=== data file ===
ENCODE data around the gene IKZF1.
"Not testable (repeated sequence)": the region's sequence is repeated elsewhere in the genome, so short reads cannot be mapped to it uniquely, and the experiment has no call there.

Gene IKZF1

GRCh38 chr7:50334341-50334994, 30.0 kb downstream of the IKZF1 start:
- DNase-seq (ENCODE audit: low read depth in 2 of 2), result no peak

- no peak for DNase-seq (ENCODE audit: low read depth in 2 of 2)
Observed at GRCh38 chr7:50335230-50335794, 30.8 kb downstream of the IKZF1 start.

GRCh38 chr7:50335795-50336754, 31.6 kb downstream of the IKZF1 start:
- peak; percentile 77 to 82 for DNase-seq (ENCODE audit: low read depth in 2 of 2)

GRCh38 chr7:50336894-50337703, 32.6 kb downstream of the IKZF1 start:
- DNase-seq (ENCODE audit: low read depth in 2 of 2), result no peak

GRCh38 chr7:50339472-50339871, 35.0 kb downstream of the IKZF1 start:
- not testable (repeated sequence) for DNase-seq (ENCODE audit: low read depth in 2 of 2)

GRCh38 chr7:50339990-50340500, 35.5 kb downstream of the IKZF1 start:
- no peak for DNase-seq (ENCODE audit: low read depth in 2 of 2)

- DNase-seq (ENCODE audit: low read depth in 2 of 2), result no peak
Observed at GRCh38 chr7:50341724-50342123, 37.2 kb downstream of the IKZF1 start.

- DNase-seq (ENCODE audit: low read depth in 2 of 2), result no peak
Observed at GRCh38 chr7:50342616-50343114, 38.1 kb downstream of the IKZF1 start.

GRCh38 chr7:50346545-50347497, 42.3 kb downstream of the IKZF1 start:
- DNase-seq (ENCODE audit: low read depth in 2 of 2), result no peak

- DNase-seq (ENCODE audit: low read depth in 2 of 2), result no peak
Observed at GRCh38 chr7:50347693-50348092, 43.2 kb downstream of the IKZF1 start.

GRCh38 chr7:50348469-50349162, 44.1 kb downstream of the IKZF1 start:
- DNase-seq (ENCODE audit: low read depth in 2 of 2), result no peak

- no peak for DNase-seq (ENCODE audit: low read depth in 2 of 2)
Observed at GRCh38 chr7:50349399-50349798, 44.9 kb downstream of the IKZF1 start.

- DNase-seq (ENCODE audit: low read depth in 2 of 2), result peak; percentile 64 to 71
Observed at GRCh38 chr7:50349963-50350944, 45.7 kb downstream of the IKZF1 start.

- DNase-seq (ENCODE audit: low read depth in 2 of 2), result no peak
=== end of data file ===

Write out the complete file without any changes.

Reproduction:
ENCODE data around the gene IKZF1.
"Not testable (repeated sequence)": the region's sequence is repeated elsewhere in the genome, so short reads cannot be mapped to it uniquely, and the experiment has no call there.

Gene IKZF1

GRCh38 chr7:50334341-50334994, 30.0 kb downstream of the IKZF1 start:
- DNase-seq (ENCODE audit: low read depth in 2 of 2), result no peak

- no peak for DNase-seq (ENCODE audit: low read depth in 2 of 2)
Observed at GRCh38 chr7:50335230-50335794, 30.8 kb downstream of the IKZF1 start.

GRCh38 chr7:50335795-50336754, 31.6 kb downstream of the IKZF1 start:
- peak; percentile 77 to 82 for DNase-seq (ENCODE audit: low read depth in 2 of 2)

GRCh38 chr7:50336894-50337703, 32.6 kb downstream of the IKZF1 start:
- DNase-seq (ENCODE audit: low read depth in 2 of 2), result no peak

GRCh38 chr7:50339472-50339871, 35.0 kb downstream of the IKZF1 start:
- not testable (repeated sequence) for DNase-seq (ENCODE audit: low read depth in 2 of 2)

GRCh38 chr7:50339990-50340500, 35.5 kb downstream of the IKZF1 start:
- no peak for DNase-seq (ENCODE audit: low read depth in 2 of 2)

- DNase-seq (ENCODE audit: low read depth in 2 of 2), result no peak
Observed at GRCh38 chr7:50341724-50342123, 37.2 kb downstream of the IKZF1 start.

- DNase-seq (ENCODE audit: low read depth in 2 of 2), result no peak
Observed at GRCh38 chr7:50342616-50343114, 38.1 kb downstream of the IKZF1 start.

GRCh38 chr7:50346545-50347497, 42.3 kb downstream of the IKZF1 start:
- DNase-seq (ENCODE audit: low read depth in 2 of 2), result no peak

- DNase-seq (ENCODE audit: low read depth in 2 of 2), result no peak
Observed at GRCh38 chr7:50347693-50348092, 43.2 kb downstream of the IKZF1 start.

GRCh38 chr7:50348469-50349162, 44.1 kb downstream of the IKZF1 start:
- DNase-seq (ENCODE audit: low read depth in 2 of 2), result no peak

- no peak for DNase-seq (ENCODE audit: low read depth in 2 of 2)
Observed at GRCh38 chr7:50349399-50349798, 44.9 kb downstream of the IKZF1 start.

- DNase-seq (ENCODE audit: low read depth in 2 of 2), result peak; percentile 64 to 71
Observed at GRCh38 chr7:50349963-50350944, 45.7 kb downstream of the IKZF1 start.

- DNase-seq (ENCODE audit: low read depth in 2 of 2), result no peak